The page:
The theme of the novel Green Turf is the Austro-Hungarian occupation of Bosnia and Herzegovina as experienced by the small town of Maglaj (Braun 2009). The narrative structure consists of three parallel processes: (a) a social one, which is reflected in the wider historical context and the impact of the Austro-Hungarian occupation on the Bosnian milieu and all the layers of Bosnian society; (b) a family one, presenting the destiny of a respected Maglaj-based family; and (c) an intimate-romantic one, involving the love between the two main characters (Ahmet and Ajiša; Rizvić 1990; Hadžizukić 2011). The Austro-Hungarian occupation is experienced as a shocking event that fundamentally changed the lives of all citizens of Maglaj, regardless of their social status. In addition, the differing ideological views of the population regarding the occupation are shown. On one hand, there was the conservative ideological stream, which viewed the act of the occupation as fatalistic, as the end of a determined historical time and life order, and which was very opposed to the new reality (Kodrić 2012). On the other hand, there were those among the progressive forces, who thought that resistance to the well-organised Austro-Hungarian military was futile and that the new reality needed to be accepted. Thus, the novel is both a sign of the tragic and dramatic crushing of souls and destinies and a memorial to the discovery of a new way of life and new perspectives.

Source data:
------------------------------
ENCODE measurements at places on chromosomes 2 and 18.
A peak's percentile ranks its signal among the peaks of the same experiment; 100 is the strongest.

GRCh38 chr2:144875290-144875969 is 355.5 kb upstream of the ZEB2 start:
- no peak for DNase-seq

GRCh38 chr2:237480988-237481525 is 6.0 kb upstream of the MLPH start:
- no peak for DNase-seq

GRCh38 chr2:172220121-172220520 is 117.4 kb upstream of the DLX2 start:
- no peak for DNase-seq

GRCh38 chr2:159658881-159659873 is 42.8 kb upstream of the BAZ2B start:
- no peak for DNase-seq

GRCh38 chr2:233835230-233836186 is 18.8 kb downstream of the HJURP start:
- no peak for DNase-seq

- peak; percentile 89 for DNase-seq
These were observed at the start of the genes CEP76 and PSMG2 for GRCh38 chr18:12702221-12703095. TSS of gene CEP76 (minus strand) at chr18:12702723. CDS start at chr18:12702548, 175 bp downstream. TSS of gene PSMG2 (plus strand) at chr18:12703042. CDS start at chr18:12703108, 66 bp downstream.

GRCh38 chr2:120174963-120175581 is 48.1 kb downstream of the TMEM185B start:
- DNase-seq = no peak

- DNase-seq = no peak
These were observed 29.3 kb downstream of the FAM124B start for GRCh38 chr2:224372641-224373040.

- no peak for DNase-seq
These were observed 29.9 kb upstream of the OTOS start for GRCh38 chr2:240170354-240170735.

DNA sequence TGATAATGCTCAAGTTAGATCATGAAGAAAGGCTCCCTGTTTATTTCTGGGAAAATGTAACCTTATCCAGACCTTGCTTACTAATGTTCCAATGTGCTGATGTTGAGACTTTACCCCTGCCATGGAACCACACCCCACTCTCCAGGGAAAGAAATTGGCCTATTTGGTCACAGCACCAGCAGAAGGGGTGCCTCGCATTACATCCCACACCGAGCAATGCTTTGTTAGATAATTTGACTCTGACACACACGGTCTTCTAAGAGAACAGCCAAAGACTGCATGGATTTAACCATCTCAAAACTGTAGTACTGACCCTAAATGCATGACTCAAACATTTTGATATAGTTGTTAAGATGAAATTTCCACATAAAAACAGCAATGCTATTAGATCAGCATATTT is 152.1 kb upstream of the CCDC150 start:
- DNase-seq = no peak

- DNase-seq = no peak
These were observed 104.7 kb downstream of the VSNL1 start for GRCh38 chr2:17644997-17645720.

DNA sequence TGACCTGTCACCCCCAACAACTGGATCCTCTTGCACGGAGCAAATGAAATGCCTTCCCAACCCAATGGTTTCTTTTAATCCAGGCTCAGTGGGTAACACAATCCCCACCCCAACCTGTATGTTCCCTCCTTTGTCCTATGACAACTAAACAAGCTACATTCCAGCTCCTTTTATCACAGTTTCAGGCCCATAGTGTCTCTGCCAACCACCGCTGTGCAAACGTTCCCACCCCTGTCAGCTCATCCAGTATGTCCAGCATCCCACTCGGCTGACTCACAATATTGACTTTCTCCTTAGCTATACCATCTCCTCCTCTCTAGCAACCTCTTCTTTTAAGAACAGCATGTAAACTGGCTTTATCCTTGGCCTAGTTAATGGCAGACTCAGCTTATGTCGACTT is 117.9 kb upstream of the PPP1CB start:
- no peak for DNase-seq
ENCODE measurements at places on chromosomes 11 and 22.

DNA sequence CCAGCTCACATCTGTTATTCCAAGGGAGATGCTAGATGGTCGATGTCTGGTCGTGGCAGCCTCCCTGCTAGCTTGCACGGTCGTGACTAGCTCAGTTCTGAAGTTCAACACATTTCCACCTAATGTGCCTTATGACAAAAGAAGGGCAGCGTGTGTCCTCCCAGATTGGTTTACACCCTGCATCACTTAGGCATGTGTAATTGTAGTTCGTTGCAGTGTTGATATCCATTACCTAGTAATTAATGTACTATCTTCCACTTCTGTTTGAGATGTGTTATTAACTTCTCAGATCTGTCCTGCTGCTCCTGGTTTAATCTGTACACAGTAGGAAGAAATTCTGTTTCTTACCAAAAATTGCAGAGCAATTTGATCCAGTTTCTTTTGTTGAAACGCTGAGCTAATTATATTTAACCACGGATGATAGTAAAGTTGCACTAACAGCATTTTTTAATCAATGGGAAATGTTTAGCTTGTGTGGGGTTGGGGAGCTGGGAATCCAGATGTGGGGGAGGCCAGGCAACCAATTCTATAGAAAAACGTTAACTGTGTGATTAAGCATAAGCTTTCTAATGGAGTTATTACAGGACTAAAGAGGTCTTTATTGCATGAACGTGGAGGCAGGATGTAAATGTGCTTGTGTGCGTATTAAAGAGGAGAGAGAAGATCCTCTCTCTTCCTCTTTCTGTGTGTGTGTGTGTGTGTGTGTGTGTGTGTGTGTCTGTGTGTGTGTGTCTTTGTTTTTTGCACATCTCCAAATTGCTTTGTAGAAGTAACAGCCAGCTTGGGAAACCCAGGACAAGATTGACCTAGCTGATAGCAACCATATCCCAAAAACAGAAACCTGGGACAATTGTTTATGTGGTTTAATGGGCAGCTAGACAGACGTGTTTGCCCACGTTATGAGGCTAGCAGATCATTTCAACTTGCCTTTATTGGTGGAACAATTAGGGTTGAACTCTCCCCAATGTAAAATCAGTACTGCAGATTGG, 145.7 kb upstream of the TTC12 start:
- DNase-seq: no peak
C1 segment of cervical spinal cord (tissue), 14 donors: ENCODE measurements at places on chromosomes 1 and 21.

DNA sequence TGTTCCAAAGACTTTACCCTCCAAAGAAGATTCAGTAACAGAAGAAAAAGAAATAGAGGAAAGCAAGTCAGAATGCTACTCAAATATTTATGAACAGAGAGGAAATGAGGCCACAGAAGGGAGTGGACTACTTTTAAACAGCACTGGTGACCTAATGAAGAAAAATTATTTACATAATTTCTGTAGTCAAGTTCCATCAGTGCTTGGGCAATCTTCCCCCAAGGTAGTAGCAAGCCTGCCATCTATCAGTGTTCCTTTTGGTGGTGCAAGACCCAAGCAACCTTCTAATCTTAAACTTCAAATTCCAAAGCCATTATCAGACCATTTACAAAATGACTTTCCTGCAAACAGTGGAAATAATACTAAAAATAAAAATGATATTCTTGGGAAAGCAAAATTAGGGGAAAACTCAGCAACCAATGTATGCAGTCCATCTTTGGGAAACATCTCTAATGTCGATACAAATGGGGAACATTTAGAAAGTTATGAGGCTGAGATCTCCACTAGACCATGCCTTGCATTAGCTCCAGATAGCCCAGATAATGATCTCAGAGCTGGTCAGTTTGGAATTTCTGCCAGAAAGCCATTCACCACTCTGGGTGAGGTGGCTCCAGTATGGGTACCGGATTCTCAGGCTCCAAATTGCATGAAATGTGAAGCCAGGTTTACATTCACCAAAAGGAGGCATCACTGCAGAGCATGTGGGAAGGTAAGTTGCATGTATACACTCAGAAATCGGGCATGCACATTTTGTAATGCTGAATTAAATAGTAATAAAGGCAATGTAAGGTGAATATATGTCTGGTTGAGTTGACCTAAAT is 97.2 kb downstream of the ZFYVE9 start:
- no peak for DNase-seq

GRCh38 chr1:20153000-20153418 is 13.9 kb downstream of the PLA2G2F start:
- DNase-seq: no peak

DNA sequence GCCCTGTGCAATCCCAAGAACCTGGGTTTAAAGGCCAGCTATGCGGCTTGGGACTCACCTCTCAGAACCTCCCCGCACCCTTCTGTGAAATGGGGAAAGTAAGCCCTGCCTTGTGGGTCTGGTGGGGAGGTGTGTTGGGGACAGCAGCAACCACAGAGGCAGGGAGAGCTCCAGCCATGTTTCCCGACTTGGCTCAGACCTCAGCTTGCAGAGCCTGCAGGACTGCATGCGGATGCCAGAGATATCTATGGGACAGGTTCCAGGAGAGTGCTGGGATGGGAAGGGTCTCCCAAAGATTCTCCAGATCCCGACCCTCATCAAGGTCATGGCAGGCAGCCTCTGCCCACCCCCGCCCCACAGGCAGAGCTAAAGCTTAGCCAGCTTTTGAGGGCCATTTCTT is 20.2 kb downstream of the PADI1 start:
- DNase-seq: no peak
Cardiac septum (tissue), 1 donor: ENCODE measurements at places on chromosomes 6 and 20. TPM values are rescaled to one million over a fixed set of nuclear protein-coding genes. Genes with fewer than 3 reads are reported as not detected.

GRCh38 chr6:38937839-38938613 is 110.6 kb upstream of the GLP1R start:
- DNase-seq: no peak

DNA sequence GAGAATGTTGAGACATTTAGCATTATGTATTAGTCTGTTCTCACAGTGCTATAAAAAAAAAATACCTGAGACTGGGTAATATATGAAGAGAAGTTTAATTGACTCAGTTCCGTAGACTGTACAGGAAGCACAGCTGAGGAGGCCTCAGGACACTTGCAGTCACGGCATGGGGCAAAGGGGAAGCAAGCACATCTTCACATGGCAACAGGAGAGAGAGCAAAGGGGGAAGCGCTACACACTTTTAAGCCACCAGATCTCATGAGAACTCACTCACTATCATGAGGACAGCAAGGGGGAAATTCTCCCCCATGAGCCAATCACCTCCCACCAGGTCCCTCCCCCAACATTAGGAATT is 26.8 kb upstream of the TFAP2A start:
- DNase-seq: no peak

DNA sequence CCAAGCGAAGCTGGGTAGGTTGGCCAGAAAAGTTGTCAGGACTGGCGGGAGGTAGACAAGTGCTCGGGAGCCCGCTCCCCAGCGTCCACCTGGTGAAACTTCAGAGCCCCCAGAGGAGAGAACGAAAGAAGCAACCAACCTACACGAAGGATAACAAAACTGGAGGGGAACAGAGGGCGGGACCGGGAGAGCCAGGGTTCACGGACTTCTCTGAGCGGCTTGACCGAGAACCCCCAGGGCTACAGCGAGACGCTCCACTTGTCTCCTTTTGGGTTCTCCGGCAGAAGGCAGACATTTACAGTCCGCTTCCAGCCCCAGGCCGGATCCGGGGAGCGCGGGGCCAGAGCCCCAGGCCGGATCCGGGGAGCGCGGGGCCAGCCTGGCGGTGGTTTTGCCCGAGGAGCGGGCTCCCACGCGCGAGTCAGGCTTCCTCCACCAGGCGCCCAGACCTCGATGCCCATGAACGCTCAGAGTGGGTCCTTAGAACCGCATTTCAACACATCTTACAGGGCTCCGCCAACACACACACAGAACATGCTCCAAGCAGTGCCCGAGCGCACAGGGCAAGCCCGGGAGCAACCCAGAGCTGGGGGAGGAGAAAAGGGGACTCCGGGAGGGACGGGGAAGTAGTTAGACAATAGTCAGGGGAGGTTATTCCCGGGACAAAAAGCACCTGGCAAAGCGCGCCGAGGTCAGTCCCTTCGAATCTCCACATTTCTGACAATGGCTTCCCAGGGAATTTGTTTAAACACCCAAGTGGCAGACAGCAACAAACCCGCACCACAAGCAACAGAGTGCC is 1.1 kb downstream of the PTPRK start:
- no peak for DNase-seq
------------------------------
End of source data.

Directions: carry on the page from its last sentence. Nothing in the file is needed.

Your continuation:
Cover of the first edition, photo by Meliha Handžić

Language of the novel

The novel Green Turf is also significant for the study of Bosnian literary language, as it consists of the main features of Bosnian literary language of the Austro-Hungarian time. It also reflects all the characteristics of literary expression in the works of Edhem Mulabdić. Essentially, this author’s linguistic expression is marked by a combination of linguistic elements that come from the structure of language, as well as the literary and linguistic tradition. In addition, in the language of the novel, we can also find a range of features specific solely to the Bosnian language. The grammatical aspect of the work is also interesting, as grammar differs in the different editions of the novel. Their comparison reveals that the language of the author had been sometimes “reworked” by introducing Croatisms Croatianisms through translations of words of oriental origin or of vernacular terms from Bosnia and Herzegovina (Mulavdić 2020).

Based on everything that has been said, we can conclude that the novel Green Turf by Edhem Mulabdić is a work that deserves the full attention of researchers in the fields of literary history, as well as philology. Its significance also lies in the fact that it is a work that shows that the understanding of language and literature in a certain cultural and historical moment is concretely reflected in the linguistic and poetic features of the given literature.


Braun, Maximilian: Začeci evropeizacije u književnosti slavenskih muslimana u Bosni i Hercegovini, preveli Ibrahim Dizdar i Suada Hedžić, Dobra knjiga, Sarajevo, 2009.

Hadžizukić, Dijana: Poetski diskurs u bošnjačkom romanu, Slavistički komitet, Sarajevo, 2011.

Kazaz, Enver: Bošnjački roman XX vijeka, Zoro, Zagreb ̶ Sarajevo, 2004.

Kodrić, Sanjin: “Traumatični susret s Evropom: ‘Austrougarska tema’ i počeci novije bošnjačke književnosti”, Slavia meridionalis, 12/2012, Warszawa, 57 ̶ 74.

Mulavdić, Vedad: Jezičke odlike u djelu Edhema Mulabdića, Institut za jezik, Sarajevo, 2020.

Rizvić, Muhsin: Bosansko-muslimanska književnost u doba preporoda 1887 ̶ 1918, El-kalem Sarajevo, 1990.

Sarić, Safet: Mulabdić, Fakultet humanističkih nauka, Mostar, 2002.